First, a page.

The Democrat and Chronicle newspaper of Rochester, New York, reports on the bittersweet story of preserved wampum belts in the U.S. National Museum of the American Indian, part of the Smithsonian Institution.

The paper recounts the experience of Rick Hill, who as a young Native activist in the early 1970s, wanted to photograph the Iroquois wampum belts at the Heye Museum in New York City. He was told that he couldn’t see the precious objects that came from his own people unless he paid for the armed guards that would accompany him.

Years later the Heye Museum became part of the Museum of the American Indian. And Hill became the top curator there, with access to all of its huge collection. He decided he wouldn’t look at the wampum belts until he could view them as they were intended: in a ceremony inside an Iroquois longhouse.

Hill finally saw the belts last fall in the Onondaga longhouse, south of Syracuse, N.Y. But most of the elders he had hoped would explain the belts and their ceremonies had died.

While museums took these objects into their storehouses and displays to preserve them, keeping them away from the people who understand their significance “almost guarantees they will be lost,” Hill said.

Hill, a Tuscarora, now is head of the Haudenosaunee Standing Committee on Burial Rules and Regulation. His job is to represent the Iroquois in negotiating with museums, universities and other institutions which are required to comply with a federal U.S. law on returning human remains and artifacts to Native nations.

The law has caused hundreds of skeletal remains and thousands of burial objects to be returned to the Iroquois in the Rochester area. Museums arid Native American nations are negotiating over countless numbers of other remains, burial objects and sacred or culturally significant items.

The museum world has struggled with this issue, said Kate Bennett, president of the Rochester Museum & Science Center. “Many of the early archaeologists felt they were working quite closely with the Native community,” she said.

But she wondered why it didn’t occur to them that excavating Native American graves might be as objectionable to the descendants of those people as it would be to the people whose ancestors are buried in white cemeteries.

Bennett said that while museum staff has felt a sense of loss when turning over large collections of remains and objects, some good has come of the process. Museum exhibits on Native Americans now rely much more on input from Native Americans.

Although the federal repatriation law — the Native American Grave Protection Act — went into effect in 1990, many museums have just started to return objects.

…While Britain clings to stolen cultural booty While the United States may have seen the light regarding Native cultural artifacts, Britain is refusing to lift its head out of the Victorian mud. The venerable British Museum in London says it will not part with a 19th century Kwakwaka’wakw mask that natives on Vancouver Island want returned to its rightful home.

Writing in the Victoria Times-Colonist, Jack Knox suggests that perhaps the Kwakwaka’wakw people should go over to England and swipe the Crown Jewels. That would give them something to swap for the mask, Knox writes.

Not that the 19th century ceremonial mask means that much to the Brits. After all, they’ve got it stuck in the basement somewhere, down with the canning jars and camping supplies.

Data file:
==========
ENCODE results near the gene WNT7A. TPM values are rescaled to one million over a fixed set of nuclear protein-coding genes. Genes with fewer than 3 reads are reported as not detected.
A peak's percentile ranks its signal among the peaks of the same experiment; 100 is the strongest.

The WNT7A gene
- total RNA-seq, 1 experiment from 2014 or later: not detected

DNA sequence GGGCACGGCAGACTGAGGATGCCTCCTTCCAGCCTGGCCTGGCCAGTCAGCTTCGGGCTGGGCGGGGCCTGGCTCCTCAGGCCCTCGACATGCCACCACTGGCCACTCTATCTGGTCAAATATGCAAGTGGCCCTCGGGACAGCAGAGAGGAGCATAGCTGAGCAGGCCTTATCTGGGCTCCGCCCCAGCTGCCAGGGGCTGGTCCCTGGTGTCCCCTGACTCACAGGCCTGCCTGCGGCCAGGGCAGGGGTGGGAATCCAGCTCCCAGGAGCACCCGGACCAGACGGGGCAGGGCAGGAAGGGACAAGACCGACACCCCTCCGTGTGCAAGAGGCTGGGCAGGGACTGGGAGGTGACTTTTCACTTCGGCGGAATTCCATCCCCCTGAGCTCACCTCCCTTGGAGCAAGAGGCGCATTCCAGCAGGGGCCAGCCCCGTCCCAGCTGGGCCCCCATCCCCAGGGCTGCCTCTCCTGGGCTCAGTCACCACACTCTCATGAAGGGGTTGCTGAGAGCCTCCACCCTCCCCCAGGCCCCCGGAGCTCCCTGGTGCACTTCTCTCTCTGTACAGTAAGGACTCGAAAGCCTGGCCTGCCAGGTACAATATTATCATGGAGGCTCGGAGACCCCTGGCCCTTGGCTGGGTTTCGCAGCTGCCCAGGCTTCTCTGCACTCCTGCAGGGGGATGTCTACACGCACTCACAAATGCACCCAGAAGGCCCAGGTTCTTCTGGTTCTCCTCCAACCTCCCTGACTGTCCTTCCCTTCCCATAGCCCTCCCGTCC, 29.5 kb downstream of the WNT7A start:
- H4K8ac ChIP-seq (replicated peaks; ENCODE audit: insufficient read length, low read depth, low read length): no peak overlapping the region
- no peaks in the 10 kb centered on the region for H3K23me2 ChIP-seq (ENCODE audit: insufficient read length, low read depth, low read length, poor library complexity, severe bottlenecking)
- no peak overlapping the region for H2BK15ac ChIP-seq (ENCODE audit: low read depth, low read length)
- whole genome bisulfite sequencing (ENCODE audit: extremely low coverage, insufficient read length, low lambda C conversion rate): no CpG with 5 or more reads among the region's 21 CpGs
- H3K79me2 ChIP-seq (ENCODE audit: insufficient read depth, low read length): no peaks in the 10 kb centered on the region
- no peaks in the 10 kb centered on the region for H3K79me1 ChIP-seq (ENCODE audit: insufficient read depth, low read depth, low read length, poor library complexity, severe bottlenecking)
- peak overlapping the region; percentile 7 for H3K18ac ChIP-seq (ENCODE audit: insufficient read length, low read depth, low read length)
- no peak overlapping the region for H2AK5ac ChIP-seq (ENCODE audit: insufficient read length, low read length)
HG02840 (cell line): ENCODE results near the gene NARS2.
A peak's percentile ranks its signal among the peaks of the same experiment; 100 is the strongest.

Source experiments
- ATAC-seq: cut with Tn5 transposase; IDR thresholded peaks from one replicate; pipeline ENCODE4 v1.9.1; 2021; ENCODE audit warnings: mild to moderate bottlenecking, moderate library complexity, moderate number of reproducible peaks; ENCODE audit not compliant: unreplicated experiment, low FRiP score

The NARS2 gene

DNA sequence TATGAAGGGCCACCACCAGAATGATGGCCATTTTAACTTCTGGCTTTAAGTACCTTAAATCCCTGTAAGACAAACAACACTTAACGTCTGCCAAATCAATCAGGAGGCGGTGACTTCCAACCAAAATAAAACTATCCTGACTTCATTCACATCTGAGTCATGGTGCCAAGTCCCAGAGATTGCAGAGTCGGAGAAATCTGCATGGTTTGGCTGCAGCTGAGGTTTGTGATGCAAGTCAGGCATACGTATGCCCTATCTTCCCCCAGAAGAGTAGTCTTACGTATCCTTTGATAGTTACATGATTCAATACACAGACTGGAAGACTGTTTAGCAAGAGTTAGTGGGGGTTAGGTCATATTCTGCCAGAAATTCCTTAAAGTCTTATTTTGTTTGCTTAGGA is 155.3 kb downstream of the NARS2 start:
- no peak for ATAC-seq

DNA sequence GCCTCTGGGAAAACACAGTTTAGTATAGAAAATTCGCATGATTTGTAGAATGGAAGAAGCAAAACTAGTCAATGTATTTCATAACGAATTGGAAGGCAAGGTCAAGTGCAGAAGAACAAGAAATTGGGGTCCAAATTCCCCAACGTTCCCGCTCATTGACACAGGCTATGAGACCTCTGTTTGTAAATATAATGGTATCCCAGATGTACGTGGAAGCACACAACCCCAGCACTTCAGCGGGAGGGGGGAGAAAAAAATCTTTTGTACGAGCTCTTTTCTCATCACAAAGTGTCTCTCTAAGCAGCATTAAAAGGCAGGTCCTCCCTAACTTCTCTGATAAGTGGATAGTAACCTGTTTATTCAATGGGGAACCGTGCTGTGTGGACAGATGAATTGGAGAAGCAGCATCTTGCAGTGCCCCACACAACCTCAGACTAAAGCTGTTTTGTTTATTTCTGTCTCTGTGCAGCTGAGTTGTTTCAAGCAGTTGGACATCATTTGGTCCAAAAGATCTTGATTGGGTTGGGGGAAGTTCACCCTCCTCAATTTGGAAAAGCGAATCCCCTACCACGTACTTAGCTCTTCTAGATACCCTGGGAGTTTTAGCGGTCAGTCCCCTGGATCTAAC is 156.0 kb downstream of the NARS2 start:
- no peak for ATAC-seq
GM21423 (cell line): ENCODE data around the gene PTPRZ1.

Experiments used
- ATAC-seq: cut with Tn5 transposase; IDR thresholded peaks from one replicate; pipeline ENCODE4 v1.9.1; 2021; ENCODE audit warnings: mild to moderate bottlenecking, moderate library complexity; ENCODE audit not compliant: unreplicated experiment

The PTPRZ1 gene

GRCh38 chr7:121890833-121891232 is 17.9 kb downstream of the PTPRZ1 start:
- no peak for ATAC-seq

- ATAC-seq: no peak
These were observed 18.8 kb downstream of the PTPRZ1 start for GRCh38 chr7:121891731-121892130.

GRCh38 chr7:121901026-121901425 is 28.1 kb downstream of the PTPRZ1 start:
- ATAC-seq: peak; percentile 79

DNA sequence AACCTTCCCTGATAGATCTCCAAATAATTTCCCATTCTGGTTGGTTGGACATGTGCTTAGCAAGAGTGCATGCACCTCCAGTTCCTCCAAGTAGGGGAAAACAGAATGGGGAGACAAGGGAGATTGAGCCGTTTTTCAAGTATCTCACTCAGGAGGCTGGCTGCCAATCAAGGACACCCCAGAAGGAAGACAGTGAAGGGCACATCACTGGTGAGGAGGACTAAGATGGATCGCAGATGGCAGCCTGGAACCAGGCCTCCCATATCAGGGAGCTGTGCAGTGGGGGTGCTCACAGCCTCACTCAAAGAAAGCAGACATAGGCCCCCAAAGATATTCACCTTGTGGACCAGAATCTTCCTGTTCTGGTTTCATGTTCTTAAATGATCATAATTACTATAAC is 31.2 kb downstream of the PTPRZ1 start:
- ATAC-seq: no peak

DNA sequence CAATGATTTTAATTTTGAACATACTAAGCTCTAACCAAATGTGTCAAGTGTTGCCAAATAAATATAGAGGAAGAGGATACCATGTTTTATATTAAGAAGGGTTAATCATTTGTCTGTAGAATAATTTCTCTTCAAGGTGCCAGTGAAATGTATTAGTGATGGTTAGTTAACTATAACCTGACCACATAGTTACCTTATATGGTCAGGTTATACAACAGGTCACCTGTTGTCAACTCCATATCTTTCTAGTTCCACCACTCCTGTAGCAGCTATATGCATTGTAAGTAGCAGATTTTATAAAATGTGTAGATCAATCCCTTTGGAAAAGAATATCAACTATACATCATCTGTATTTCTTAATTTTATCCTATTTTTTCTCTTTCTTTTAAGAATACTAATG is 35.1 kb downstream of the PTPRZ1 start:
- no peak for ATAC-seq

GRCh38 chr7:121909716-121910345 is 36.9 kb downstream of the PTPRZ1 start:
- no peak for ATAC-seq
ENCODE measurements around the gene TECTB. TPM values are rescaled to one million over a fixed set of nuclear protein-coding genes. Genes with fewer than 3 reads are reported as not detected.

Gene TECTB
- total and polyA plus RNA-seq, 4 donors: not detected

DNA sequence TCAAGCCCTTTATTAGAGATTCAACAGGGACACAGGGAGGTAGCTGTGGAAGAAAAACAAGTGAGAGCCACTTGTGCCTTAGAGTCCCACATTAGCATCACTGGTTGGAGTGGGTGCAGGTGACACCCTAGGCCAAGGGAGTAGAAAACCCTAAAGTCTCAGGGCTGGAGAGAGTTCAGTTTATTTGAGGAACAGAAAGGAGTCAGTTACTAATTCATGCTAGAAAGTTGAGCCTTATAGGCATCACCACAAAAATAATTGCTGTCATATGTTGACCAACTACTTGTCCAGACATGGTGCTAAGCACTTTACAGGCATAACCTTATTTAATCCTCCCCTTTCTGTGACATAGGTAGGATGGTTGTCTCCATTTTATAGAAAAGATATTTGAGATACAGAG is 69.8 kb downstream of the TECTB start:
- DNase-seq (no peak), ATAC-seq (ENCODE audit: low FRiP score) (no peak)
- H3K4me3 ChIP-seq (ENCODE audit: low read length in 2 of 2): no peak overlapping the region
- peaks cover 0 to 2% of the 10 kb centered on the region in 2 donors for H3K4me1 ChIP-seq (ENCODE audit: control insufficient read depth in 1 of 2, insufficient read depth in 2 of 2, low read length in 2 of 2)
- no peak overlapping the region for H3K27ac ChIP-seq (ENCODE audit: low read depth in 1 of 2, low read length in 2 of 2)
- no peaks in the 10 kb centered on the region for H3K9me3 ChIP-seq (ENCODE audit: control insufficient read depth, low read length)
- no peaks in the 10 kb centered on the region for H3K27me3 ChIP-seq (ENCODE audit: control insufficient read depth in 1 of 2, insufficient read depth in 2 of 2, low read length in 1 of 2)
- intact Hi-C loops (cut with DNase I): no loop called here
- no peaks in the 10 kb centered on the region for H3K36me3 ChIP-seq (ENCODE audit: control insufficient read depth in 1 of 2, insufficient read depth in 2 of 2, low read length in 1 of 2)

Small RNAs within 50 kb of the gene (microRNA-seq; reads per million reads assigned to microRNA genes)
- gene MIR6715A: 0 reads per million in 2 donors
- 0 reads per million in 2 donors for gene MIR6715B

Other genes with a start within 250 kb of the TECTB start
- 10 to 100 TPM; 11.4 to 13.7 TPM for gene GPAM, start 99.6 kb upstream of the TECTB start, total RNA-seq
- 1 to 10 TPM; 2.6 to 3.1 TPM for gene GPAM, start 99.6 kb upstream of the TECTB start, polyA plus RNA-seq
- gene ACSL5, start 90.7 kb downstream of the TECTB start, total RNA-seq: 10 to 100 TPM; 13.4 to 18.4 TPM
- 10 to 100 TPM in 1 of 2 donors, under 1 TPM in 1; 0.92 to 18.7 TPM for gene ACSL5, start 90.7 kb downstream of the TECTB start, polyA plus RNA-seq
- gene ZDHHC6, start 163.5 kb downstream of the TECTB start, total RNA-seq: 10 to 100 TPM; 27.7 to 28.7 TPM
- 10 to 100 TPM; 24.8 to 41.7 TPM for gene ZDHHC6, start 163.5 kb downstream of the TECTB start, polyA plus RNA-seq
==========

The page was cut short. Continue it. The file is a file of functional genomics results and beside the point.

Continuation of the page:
But they do care about the Elgin Marbles, and the Ethiopian Ark of the Covenant carvings, and all the other bits and friezes whose return is now being demanded by their homelands. If the British Museum gave the mask back, it would have to give a lot of stuff back.

And that would run counter to the museum’s mission of displaying the wonder of the world’s cultures to the millions of people who pass through its doors each year.

So the museum remains the last holdout, the only institution on Earth to flat out refuse to return to the Kwakwaka’wakw one of the objects reluctantly surrendered under Canada’s notorious anti-potlatch law.

It’s a story that goes back to the 1880s, when Ottawa was intent on assimilating Indians into white society. It saw the potlatch, with its pageantry and rituals handed down from generation to generation, as integral to native culture — and therefore a pothole on the road to progress — so banned the ceremony.

In 1921, a Kwakwaka’wakw man named Dan Cranmer held a potlatch on Village Island, way off between the mainland coast and northeastern Vancouver Island, far — he thought — from the prying eyes of the Indian agent and the police. But 45 people got busted and were charged with such crimes as dancing and receiving gifts. About half of them did two to three months at Oakalla prison. Twenty-two others had their sentences suspended — on the condition that their entire tribes turn over their potlatch paraphernalia, which they did.

The masks, whistles, rattles and other confiscated goods were eventually scattered all over the place. Many pieces landed in the Royal Ontario Museum in Toronto and what is now the Canadian Museum of Civilization in Ottawa. Some objects made their way to the University of B.C. George Heye of New York bought 33 items, which wound up in the National Museum of the American Indian.

But after the potlatch law fell off the books in 1951, the Kwakwaka’wakw began campaigning for the return of their treasures. Gradually, the artifacts began to trickle home. In the 1970s, the National Museum of Man returned much of what has become known as the Potlatch Collection, now displayed in the U’Mista Cultural Centre in Alert Bay and the Kwakiutl Museum in Cape Mudge on Quadra Island. The Royal Ontario Museum turned over its artifacts in 1988, while the National Museum of the American Indian began its repatriation process by surrendering nine items in 1994.